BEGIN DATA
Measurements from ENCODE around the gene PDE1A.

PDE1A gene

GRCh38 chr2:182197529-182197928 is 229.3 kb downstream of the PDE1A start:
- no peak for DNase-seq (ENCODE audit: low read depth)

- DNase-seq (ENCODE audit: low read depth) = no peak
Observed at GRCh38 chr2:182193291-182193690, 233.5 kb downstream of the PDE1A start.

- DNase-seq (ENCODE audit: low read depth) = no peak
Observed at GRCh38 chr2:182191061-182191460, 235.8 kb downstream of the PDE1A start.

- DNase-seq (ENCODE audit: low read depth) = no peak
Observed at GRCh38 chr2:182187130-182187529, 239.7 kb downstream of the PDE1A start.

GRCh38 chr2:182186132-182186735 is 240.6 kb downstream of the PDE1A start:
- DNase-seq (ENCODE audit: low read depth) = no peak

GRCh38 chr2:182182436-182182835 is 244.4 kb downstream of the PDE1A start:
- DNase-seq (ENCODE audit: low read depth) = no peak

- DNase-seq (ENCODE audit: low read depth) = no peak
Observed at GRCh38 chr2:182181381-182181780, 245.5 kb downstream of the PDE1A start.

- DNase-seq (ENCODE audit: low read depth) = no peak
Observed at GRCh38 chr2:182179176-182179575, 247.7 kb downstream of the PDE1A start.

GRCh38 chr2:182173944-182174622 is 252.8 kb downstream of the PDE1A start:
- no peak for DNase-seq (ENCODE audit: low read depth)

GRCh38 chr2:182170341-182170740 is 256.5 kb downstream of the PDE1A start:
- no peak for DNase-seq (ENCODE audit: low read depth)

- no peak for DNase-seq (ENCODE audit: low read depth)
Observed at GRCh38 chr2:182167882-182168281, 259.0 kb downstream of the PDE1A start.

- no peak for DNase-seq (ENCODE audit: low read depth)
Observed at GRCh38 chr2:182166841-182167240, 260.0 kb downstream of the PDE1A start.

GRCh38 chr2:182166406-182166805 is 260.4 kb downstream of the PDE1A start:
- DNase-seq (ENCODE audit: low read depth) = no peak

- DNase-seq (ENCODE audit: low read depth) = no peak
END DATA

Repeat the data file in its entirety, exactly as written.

Measurements from ENCODE around the gene PDE1A.

PDE1A gene

GRCh38 chr2:182197529-182197928 is 229.3 kb downstream of the PDE1A start:
- no peak for DNase-seq (ENCODE audit: low read depth)

- DNase-seq (ENCODE audit: low read depth) = no peak
Observed at GRCh38 chr2:182193291-182193690, 233.5 kb downstream of the PDE1A start.

- DNase-seq (ENCODE audit: low read depth) = no peak
Observed at GRCh38 chr2:182191061-182191460, 235.8 kb downstream of the PDE1A start.

- DNase-seq (ENCODE audit: low read depth) = no peak
Observed at GRCh38 chr2:182187130-182187529, 239.7 kb downstream of the PDE1A start.

GRCh38 chr2:182186132-182186735 is 240.6 kb downstream of the PDE1A start:
- DNase-seq (ENCODE audit: low read depth) = no peak

GRCh38 chr2:182182436-182182835 is 244.4 kb downstream of the PDE1A start:
- DNase-seq (ENCODE audit: low read depth) = no peak

- DNase-seq (ENCODE audit: low read depth) = no peak
Observed at GRCh38 chr2:182181381-182181780, 245.5 kb downstream of the PDE1A start.

- DNase-seq (ENCODE audit: low read depth) = no peak
Observed at GRCh38 chr2:182179176-182179575, 247.7 kb downstream of the PDE1A start.

GRCh38 chr2:182173944-182174622 is 252.8 kb downstream of the PDE1A start:
- no peak for DNase-seq (ENCODE audit: low read depth)

GRCh38 chr2:182170341-182170740 is 256.5 kb downstream of the PDE1A start:
- no peak for DNase-seq (ENCODE audit: low read depth)

- no peak for DNase-seq (ENCODE audit: low read depth)
Observed at GRCh38 chr2:182167882-182168281, 259.0 kb downstream of the PDE1A start.

- no peak for DNase-seq (ENCODE audit: low read depth)
Observed at GRCh38 chr2:182166841-182167240, 260.0 kb downstream of the PDE1A start.

GRCh38 chr2:182166406-182166805 is 260.4 kb downstream of the PDE1A start:
- DNase-seq (ENCODE audit: low read depth) = no peak

- DNase-seq (ENCODE audit: low read depth) = no peak